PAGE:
December 28, 2012      

The world market for industrial robots in the automotive and heavy industry sectors ( 80kg to 300+kg payloads) is slowing remarkably, with little upward growth seen between 2013 and 2016, reports IMS Research.

However, lower payload applications in the food, beverage, personal care and consumer electronics industries, by contrast, are forecast to be the two fastest growing sectors for industrial robots through 2016–growing at an average annual rate of 8.6 percent and 8.0 percent respectively.

To-date, large-payload industrial robots have typically been used for heavy applications such as welding, palletizing and heavy assembly. However, in recent years significant advances in machine vision, sensing and gripping, have enabled robots to start being used in new industrial applications and unfamiliar sectors.

bar_graph robot buys

This trend is forecast to continue and intensify.

The world market for industrial robots was worth an estimated $8.2 billion in 2011. Around 68 percent of revenues were for articulated, and two-thirds were for robots designed for use in applications requiring a payload of above 15kg.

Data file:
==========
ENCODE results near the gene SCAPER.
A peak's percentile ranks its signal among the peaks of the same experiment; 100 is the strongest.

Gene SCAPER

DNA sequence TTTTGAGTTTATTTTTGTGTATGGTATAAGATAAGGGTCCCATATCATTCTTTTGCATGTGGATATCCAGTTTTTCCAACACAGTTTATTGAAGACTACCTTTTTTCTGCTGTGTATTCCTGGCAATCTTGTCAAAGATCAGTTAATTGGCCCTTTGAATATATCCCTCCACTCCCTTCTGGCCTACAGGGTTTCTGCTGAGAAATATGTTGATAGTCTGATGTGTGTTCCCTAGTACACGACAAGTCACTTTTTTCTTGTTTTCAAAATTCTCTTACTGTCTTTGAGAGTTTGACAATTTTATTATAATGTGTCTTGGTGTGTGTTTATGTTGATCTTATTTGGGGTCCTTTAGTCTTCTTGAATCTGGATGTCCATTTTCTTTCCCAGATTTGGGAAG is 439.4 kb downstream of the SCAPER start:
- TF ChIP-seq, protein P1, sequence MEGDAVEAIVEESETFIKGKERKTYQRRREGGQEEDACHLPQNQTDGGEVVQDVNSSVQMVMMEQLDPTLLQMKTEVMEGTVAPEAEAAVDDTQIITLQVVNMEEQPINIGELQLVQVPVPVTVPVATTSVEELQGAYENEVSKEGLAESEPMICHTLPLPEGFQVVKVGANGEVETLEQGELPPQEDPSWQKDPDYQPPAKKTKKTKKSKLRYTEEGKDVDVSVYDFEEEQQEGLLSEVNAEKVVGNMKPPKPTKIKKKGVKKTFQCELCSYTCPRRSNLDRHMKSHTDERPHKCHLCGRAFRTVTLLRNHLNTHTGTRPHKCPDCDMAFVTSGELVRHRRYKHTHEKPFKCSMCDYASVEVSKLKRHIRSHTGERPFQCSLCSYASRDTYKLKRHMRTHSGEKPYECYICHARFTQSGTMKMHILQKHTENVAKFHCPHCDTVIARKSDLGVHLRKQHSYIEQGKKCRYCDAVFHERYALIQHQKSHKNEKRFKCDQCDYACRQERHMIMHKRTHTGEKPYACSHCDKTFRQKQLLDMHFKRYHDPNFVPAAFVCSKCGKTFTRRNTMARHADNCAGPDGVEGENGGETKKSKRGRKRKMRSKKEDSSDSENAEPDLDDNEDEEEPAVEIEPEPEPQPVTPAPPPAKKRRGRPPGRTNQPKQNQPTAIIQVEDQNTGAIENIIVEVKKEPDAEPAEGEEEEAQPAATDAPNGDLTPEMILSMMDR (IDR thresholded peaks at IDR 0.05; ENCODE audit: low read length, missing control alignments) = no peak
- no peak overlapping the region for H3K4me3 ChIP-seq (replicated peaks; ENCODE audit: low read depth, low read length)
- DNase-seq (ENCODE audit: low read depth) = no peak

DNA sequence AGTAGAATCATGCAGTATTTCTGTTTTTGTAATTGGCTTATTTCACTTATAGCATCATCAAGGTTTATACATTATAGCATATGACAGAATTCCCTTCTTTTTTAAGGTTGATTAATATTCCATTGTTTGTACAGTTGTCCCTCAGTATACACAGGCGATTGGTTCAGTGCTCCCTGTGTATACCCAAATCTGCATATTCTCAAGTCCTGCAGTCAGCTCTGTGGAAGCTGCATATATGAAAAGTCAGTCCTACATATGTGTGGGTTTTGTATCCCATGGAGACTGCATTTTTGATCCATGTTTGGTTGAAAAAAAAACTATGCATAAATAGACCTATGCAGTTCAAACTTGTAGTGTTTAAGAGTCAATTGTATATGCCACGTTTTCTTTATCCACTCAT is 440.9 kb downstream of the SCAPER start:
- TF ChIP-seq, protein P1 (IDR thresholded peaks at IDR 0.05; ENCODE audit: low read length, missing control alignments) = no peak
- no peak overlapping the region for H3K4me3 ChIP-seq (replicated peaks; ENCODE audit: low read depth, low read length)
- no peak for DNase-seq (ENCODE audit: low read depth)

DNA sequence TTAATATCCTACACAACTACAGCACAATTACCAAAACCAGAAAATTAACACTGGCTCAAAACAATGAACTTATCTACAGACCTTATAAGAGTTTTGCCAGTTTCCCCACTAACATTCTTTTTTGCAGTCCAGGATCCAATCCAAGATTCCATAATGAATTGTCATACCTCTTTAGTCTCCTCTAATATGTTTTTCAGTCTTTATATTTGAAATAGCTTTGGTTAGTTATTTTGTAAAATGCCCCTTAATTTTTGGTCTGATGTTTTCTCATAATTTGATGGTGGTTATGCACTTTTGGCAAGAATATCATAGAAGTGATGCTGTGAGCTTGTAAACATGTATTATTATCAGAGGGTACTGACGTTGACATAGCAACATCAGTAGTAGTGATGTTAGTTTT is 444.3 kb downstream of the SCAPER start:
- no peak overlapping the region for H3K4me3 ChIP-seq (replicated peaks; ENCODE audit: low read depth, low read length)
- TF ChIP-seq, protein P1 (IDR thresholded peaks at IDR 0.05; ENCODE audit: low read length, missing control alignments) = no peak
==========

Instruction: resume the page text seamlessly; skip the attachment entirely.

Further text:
Kiran Patel, analyst at IMS Research explains, “The consumer electronics industry is characterized by many labor-intensive assembly processes. Traditionally, work has been carried out by hand in regions of low-cost labor, such as China.

“In recent years, wages have been rising per year in terms of U.S. dollars (around 14 percent according to Chinese government statistics); also young people are more likely to further their education rather than pursue industrial apprenticeships. Consequently, labor has become more scarce and expensive.”

Patel further notes that, “The interest in industrial robots has increased in labor-intensive industries as companies look to automate and cut costs. Taiwanese electronics manufacturer Foxconn has announced plans to deploy one million industrial robots in its plants in 2-3 years.”

Foxconn deployed the first 10,000 robots late in 2012.

In the food and beverage industry, greater purchase of robots has more to do with the fact that it is an industry that fluctuates less with changes in general economic activity.

With economic uncertainty continuing in the Eurozone, manufacturers of industrial robots do not want all their revenues to come from the automotive industry (which is one of the most sensitive to the rise and fall of the general economy). Manufacturers of robots have reacted by offering robots with a high protection class, making them applicable to food and beverage production.

IMS Research predicts that from 2011 to 2016, revenues from articulated robots with a payload of below 15kg will grow on average by 6 percent a year. Investment in automating production of food & beverages and of consumer electronics will be the main contributors to this growth.